The Piedmont Shirt Factory is being revitalized by a family of entrepreneurs who plan to create a new space for the community to gather on Poinsett Highway in 2020.
The husband-and-wife team of Fred and Paula Jane “PJ” Rosen are the new owners of the building, while their children Matt McClain and Chelsea Rosen are working closely with them as their first tenants. McClain and Chelsea Rosen are the owners of Treehugger Customs, which will be headquartered at the space.
The 70,000-square-foot warehouse at 111 Henry St. sits across the street from the former location of the Piedmont Shirt Factory’s main production building, which was torn down in 2013 after falling into disrepair.
“The Poinsett Highway is a real gateway coming into Greenville,” PJ Rosen says. “It has come into disrepair, but we want to get it back to feeling like a very special area that, as you’re coming into Greenville, makes people proud.”
“Greenville used to be completely driven by the textile industry, and when we ignored that, the community suffered,” says local textile historian Don Koonce. He notes that The Piedmont Shirt Factory would have depended heavily on the area’s textile industry for materials as it manufactured its apparel products.
“There’s a lot of awesome culture and history in the area,” McClain says. “We feel that Piedmont Shirt Factory is an opportunity for us to memorialize that.”
The Piedmont Shirt Co. was where Max Heller, who would later be the mayor of Greenville, first worked as an immigrant from war-torn Austria during the Second World War, according to Koonce. The Rosen family plans to continue that inclusive spirit in their plans for the property, according to PJ Rosen: “We want to take care of the people here, rather than scrounge them out.”
“It’s another way of salvaging,” says McClain, whose reclaimed woodwork is one of the hallmarks of his Chelsea Rosen’s work at Treehugger Customs. These values are what lead the family to choose Greenville-based Johnston Design Group as the architects behind the renovations. McClain says, “We picked them because of their portfolio and reputation, and also because of their sustainable approach to their designs.”
Treehugger Customs is the first tenant at the location, but the Rosens plan to welcome other local businesses to the property, which is a 10-minute drive from downtown Greenville. They hope to see artist studios, restaurants, breweries, co-work spaces, or even a co-op on the property. Outdoors, the Rosens have plans for a beer garden and a green space, and will partner with Ride Garden to build a pump track, according to Fred Rosen.
The Rosens plan to start tenant upfitting in August 2020. They say they would like to open the space to the public in the fall of 2020. As they welcome new partnerships, the owners say they want to keep their community vision at center stage. McClain says, “we want to maintain the synergistic approach with the tenants that are here. We want them to have the same philosophies that we have as far as the community.”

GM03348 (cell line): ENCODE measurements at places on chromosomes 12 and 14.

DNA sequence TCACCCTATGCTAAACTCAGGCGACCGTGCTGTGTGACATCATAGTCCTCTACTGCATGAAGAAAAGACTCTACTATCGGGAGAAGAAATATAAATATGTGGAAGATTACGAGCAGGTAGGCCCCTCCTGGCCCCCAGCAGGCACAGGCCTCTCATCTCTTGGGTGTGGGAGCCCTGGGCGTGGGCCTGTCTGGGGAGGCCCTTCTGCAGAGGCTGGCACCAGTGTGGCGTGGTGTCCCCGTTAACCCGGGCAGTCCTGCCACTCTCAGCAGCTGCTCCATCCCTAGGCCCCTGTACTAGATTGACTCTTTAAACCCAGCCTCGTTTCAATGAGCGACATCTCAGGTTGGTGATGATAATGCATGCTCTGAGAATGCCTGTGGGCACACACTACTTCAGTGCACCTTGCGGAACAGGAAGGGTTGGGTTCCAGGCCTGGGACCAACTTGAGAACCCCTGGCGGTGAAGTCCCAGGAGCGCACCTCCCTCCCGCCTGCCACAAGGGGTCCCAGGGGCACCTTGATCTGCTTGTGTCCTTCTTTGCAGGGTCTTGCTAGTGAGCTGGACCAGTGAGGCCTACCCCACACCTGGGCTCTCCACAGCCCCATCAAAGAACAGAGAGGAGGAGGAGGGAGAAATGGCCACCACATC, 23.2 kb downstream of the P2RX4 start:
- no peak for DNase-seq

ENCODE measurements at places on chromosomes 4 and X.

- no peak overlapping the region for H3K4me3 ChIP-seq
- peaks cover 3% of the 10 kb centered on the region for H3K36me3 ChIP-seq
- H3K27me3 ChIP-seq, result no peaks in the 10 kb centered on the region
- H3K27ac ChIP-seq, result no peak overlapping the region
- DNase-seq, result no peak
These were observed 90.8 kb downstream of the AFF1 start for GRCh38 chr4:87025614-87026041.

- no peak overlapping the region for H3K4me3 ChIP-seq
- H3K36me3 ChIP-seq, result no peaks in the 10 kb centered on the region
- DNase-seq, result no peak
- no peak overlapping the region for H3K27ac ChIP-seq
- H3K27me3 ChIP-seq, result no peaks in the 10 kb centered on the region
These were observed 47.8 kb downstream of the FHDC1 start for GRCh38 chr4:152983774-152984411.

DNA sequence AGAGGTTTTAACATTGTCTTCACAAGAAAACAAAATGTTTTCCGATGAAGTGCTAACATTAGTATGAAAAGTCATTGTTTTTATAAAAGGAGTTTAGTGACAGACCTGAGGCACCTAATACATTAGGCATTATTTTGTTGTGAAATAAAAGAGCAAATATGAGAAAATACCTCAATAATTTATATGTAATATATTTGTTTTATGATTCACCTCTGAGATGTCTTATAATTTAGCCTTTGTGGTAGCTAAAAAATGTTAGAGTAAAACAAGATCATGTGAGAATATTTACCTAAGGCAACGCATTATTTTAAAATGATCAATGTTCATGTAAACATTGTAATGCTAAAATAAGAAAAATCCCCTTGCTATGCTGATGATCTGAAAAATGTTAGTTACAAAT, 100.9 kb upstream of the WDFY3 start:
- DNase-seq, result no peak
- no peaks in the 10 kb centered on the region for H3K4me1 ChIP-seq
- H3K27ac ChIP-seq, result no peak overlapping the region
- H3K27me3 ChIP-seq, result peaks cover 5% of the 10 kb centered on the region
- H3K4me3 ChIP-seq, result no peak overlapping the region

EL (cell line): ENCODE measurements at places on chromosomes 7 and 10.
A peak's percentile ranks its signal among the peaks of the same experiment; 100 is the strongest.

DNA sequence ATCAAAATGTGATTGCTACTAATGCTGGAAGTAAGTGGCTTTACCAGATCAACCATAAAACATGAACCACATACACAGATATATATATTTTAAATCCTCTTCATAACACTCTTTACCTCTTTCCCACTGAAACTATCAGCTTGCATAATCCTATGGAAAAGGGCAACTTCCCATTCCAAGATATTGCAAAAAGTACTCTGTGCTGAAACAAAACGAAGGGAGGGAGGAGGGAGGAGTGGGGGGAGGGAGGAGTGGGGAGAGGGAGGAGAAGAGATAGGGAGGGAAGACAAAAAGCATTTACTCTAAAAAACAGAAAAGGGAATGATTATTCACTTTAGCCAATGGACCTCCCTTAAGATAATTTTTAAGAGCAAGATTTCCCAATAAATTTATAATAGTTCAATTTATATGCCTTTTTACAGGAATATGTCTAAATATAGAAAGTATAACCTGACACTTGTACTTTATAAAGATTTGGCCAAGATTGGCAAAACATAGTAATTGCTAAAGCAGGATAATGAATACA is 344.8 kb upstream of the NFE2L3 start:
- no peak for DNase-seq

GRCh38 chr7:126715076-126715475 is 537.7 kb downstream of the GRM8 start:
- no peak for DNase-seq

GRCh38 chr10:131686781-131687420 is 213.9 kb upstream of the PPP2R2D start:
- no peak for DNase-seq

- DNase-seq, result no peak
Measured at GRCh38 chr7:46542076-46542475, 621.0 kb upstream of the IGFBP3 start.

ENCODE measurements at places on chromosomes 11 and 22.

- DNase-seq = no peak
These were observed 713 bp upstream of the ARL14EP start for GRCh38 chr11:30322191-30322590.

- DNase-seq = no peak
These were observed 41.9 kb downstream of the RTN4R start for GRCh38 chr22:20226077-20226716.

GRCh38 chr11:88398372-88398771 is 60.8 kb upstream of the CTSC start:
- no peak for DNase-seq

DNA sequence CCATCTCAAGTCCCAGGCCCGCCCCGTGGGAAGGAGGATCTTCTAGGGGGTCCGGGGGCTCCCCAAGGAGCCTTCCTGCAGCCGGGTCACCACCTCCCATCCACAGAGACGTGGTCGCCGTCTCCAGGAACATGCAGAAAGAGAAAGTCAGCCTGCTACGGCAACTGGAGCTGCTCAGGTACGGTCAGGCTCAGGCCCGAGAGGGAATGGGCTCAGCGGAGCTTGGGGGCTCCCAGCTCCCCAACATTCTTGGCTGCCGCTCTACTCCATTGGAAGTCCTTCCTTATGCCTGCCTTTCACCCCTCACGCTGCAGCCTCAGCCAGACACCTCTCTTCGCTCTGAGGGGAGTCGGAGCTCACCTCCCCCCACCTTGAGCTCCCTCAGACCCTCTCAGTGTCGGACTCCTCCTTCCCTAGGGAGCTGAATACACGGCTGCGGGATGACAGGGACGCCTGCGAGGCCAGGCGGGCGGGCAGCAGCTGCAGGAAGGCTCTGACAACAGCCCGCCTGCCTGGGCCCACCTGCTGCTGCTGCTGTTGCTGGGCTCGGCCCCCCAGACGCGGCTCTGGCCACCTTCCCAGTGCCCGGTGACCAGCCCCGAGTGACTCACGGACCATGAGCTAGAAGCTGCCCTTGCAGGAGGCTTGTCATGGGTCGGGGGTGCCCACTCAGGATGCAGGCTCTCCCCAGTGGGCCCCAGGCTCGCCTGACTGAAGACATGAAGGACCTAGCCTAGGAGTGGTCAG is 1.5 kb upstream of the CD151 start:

Family members say they want the community to name the space, too. A contest is open to allow the public to pick the name, and a $100 prize will be awarded to the winner on Jan. 21.
Fred and PJ Rosen say they tried — unsuccessfully — to retire in 2017. They traveled to Asia, South America, Africa and Antarctica. They volunteered in Thailand after the 2018 tsunami and started an animal hospital in Mexico, according to Fred Rosen. After two years of traveling, they embarked on a new venture much closer to home.
“We love to build things,” PJ Rosen says. “We saw this as a great opportunity to take this as something that was on its way down and bring it up for the community.”
The Rosens have also founded two veterinary hospitals in the Carolinas.
“Entrepreneurship runs in our blood,” McClain says. “Our great-grandfathers were entrepreneurs. Business is just part of who we are. Growing up, when my dad started businesses, we ate ramen and went through hard times. It just becomes part of you. You can’t envision life any other way. I think that’s what got us all here to this point.”
“We’re motivated by knowing that we’re building something for the future. We like the fact that we’ve built something in Spartanburg, Hendersonville [North Carolina], and here,” says PJ Rosen. “We like that we have that legacy that will be passed on to the community.”
Entrepreneurship starts young in the family: Chelsea Rosen was 5 years old when she helped to type up labels for her dad’s business, and McClain’s first design was the logo for his dad’s animal hospital when he was 14.
As adults, the brother-sister duo of Rosen and McClain are the creative minds behind the interior design at Saskatoons, Stone Pin Bowling, and Revel coworking space. “We learned from watching him, and our grandfather was a tree farmer and a woodworker,” Chelsea Rosen says. “He’s taught us a lot.”
Family members say they hope to make the Piedmont Shirt Factory their next Greenville legacy.
“The heritage in these old buildings is so appealing to people,” McClain says. “It might be more cost-effective to tear it down and start over, but it loses the appeal. The preservation is our chance to make sure that doesn’t get lost.”
The Rosens are holding a naming contest for the new community space at Piedmont Shirt Factory location on Poinsett Highway. The name should be one to two words. The contest closes Jan. 21. A $100 prize will be awarded the winner, sponsored by Rosewater Investments LLC. Enter by emailing [email protected]